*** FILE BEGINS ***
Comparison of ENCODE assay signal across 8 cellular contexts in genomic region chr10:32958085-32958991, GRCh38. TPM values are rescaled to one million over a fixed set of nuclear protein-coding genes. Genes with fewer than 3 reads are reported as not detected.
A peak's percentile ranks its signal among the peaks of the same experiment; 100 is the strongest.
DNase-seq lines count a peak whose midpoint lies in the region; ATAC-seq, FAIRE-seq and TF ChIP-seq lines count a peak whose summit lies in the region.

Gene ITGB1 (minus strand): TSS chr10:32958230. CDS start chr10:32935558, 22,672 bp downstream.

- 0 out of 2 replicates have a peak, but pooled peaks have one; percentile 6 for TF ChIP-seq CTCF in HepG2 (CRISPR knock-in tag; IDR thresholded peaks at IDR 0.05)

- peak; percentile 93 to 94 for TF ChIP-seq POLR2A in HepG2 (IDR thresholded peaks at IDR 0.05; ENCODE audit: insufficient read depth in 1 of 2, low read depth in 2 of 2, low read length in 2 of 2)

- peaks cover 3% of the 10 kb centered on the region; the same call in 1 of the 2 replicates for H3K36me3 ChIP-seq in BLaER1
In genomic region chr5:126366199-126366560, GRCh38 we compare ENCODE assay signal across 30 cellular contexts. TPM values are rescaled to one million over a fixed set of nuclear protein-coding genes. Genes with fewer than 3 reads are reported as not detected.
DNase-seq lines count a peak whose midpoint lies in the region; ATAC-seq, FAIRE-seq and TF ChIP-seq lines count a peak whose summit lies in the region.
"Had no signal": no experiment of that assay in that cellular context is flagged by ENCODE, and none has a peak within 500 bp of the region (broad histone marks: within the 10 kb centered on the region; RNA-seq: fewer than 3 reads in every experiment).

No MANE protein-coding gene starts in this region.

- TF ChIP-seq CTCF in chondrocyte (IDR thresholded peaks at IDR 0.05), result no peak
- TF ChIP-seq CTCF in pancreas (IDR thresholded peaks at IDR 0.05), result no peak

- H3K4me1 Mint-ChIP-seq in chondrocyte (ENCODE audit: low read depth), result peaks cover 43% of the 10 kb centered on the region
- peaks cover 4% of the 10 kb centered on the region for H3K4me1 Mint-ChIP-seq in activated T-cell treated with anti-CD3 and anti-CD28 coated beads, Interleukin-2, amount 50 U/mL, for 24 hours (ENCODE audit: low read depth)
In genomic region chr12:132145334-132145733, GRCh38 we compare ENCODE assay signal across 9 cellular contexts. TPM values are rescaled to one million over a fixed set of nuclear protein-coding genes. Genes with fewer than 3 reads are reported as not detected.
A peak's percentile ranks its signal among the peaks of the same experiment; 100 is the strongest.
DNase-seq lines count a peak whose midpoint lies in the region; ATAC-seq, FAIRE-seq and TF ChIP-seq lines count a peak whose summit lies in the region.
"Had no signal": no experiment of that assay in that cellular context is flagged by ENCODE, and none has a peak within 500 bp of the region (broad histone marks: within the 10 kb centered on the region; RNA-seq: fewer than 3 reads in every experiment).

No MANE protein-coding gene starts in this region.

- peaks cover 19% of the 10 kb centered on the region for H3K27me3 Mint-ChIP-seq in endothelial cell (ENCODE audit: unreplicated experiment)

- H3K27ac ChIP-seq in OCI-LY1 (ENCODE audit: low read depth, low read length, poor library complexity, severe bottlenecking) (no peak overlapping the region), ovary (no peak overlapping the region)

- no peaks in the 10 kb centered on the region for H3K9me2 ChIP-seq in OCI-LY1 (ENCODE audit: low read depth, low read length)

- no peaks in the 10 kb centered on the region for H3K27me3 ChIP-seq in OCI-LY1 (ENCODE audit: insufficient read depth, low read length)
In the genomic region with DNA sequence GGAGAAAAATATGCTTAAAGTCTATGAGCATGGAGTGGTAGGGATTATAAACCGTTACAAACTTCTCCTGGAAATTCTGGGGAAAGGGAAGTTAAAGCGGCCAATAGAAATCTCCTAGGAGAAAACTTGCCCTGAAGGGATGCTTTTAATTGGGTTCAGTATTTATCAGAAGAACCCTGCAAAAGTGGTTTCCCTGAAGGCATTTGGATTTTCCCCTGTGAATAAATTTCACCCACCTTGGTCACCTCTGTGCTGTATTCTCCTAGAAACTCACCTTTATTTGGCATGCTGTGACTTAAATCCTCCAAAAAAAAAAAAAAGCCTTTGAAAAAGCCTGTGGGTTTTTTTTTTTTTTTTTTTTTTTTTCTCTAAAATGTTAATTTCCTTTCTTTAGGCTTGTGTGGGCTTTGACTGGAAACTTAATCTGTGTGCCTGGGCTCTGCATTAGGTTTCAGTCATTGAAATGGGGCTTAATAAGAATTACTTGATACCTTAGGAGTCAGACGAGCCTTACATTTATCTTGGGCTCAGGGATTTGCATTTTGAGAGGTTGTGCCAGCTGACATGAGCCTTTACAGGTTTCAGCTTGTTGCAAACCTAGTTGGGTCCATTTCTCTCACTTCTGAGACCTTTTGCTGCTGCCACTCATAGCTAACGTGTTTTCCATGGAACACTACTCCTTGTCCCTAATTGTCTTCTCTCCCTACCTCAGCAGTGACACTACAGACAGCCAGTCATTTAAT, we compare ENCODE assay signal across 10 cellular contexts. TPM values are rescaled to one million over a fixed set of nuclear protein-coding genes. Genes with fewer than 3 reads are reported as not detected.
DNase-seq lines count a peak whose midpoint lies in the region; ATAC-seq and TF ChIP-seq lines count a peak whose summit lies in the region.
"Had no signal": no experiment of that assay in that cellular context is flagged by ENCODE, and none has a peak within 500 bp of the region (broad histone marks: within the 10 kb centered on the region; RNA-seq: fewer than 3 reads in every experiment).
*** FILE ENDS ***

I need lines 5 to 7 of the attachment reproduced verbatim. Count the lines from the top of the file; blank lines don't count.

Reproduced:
- 0 out of 2 replicates have a peak, but pooled peaks have one; percentile 6 for TF ChIP-seq CTCF in HepG2 (CRISPR knock-in tag; IDR thresholded peaks at IDR 0.05)

- peak; percentile 93 to 94 for TF ChIP-seq POLR2A in HepG2 (IDR thresholded peaks at IDR 0.05; ENCODE audit: insufficient read depth in 1 of 2, low read depth in 2 of 2, low read length in 2 of 2)

- peaks cover 3% of the 10 kb centered on the region; the same call in 1 of the 2 replicates for H3K36me3 ChIP-seq in BLaER1